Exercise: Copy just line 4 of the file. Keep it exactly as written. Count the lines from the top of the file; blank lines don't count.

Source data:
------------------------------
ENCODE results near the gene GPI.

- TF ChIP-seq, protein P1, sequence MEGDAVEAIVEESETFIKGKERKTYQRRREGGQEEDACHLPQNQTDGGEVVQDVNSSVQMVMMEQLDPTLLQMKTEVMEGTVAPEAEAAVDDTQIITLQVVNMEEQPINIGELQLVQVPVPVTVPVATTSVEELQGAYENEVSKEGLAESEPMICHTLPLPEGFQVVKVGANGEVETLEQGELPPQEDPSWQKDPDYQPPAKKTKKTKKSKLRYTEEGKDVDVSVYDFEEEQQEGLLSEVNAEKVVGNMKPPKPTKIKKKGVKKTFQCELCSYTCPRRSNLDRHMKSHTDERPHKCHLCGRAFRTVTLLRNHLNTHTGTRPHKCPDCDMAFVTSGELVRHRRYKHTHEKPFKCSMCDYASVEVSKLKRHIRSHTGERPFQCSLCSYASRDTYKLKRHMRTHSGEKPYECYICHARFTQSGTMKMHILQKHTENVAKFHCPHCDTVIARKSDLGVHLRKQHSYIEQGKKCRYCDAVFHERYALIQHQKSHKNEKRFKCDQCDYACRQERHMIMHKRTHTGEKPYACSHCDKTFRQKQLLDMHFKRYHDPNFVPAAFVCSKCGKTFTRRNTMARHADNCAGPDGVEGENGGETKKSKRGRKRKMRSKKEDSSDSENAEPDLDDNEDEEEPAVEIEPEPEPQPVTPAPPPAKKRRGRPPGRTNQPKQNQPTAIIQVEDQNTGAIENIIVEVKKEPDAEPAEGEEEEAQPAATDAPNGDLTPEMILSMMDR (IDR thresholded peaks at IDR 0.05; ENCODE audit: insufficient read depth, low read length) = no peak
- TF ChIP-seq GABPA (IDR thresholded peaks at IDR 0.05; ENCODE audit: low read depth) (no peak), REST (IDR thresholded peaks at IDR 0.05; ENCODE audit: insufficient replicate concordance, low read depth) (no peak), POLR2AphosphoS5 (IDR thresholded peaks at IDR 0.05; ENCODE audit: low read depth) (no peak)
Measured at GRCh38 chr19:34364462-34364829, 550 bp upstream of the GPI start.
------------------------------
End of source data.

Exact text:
Measured at GRCh38 chr19:34364462-34364829, 550 bp upstream of the GPI start.